Modern Times Ice
Product description: The flavor: cold. The crushability: maximum. Ice is our very first pils, and it brings the noise. Hopped with Czech Saaz and Australian Summer hops, before, like, so many weeks of lagering, Ice packs the flavor of the mighty San Diego mountains into a compact, low-ABV package.
Modern Times Beer – Modern Times Ice – 16 oz. can poured into a pilsner glass – 4.8% abv.
Combine two of my favorite things, Modern Times and pilsner, and this is the result. Modern Times Ice has now hit wider distribution with its stunning, retro can artwork. Originally, this was a tap-only offering that I felt was a solid attempt at the style but with a few kinks to work out. I’m happy but also surprised to see MT pushed forward with a pilsner in today’s world dominated by IPAs. Of their core brands and even seasonal beers, not even one is a lager. But I think with the success of Firestone Walker’s Pivo Pils and probably more relevant, the market success of local rival Pizza Port’s Pick Six Pilsner, that MT found the courage to pursue this oft-snubbed style for their July special release.
Into the pilsner flute, this is clear, pale straw in color with roaring carbonation. A thick meringue head settles down after a minute or so leaving behind clouds of foam along the glass. The aroma is fresh and inviting with mellow key lime pie, fluffy biscuit, and thick orange marmalade. There is a macro tinge of white corn grits and oatmeal that I would expect with pilsner, but that gives it the charm. In the body, Ice is quite heavy-bodied for the style with tons of sourdough biscuit. It isn’t complex allowing the pale malt character to shine through without any hoppy interruptions. The finish is lengthy and well-balanced with medium sugar, thick doughiness, and neutral bitterness. Flashes of chalk and paper in the mouthfeel hark back to the old kinks that needed working out from the original recipe I tried on draft. Even so, the high, persisting carbonation makes for one refreshing beer.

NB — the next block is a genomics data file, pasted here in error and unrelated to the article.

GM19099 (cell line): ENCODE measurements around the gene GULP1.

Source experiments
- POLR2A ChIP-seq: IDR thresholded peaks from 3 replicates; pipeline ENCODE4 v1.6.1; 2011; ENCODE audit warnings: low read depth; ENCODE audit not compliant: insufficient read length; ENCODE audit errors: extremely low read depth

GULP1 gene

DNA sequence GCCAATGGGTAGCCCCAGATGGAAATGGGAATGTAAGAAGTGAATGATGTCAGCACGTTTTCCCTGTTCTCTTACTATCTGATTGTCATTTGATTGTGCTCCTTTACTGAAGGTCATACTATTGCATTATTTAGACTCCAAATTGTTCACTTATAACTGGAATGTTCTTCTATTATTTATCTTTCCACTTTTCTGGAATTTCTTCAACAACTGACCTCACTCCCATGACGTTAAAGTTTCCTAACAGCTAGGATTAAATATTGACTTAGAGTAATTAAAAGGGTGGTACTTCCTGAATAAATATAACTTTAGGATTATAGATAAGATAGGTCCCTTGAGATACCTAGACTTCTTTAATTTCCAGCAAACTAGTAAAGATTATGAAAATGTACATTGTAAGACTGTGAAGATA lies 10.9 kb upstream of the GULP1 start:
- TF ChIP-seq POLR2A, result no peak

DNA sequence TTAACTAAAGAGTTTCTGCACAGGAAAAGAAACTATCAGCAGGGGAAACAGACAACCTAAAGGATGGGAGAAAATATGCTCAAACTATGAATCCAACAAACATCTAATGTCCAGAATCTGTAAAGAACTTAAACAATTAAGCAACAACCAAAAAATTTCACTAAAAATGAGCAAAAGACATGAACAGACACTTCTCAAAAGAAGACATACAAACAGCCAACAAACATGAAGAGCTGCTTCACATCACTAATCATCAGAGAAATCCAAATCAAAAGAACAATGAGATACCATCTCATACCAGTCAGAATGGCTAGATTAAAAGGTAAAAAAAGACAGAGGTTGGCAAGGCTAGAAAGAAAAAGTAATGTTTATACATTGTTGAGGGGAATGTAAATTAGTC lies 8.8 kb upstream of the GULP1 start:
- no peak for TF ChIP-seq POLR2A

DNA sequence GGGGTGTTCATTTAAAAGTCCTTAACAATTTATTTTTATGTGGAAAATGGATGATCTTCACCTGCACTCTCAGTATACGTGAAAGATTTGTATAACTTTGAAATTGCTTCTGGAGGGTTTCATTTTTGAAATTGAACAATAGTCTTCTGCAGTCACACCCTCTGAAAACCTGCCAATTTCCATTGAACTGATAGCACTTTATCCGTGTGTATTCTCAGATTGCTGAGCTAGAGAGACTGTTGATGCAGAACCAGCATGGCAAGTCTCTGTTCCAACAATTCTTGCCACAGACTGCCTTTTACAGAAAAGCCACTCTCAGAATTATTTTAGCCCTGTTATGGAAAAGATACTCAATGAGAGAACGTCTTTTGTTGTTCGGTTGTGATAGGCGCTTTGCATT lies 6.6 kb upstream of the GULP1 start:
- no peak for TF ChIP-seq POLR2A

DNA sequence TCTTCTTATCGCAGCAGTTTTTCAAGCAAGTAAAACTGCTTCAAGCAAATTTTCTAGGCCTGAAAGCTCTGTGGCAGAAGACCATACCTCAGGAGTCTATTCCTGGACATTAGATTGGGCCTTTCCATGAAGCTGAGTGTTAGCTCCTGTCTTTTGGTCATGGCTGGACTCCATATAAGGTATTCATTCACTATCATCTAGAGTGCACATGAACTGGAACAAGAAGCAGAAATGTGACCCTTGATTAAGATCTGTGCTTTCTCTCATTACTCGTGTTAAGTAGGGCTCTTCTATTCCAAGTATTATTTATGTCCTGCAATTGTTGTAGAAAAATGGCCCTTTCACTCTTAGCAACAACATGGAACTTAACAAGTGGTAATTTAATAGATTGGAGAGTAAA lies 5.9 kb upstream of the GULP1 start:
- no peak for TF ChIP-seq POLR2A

My wife did mention it smelled and tasted like a macro pale lager. I might have teared up a bit at this point. Fortunately (or unfortunately) for her, we happened to have one such macro pale lager in our fridge. I cracked one open and we did a side by side. To be fair, they look nearly identical and even smell similar. But as the macro beer warmed up after a few minutes, it smelled like apples as well with some candy corn and honey. The big difference was that the macro lager tasted like apples and the body was waterier with a baby powder-like finish. MT Ice is a thick beer in contrast, heavy-bodied to be honest, with so much more substance and flavor. I think in the back of a craft beer lover’s mind, Modern Times Ice may exhibit the aesthetics and flavors we equate with macro pale lager. That’s somewhat fair, I guess, as craft pilsners today probably taste similar to how macro lagers tasted decades ago. And Modern Times Ice makes no attempts to spin or modernize the style. Crazy aroma hopping, exaggerated bitterness, or boosted alcohol are passed up in this recipe for something subtler and more traditional.
Overall, Modern Times Ice is a simple, traditional pilsner with minimal bitterness. If you have a friend or family member who is die hard macro and won’t touch fancy craft beer, this would be the perfect beer to introduce them.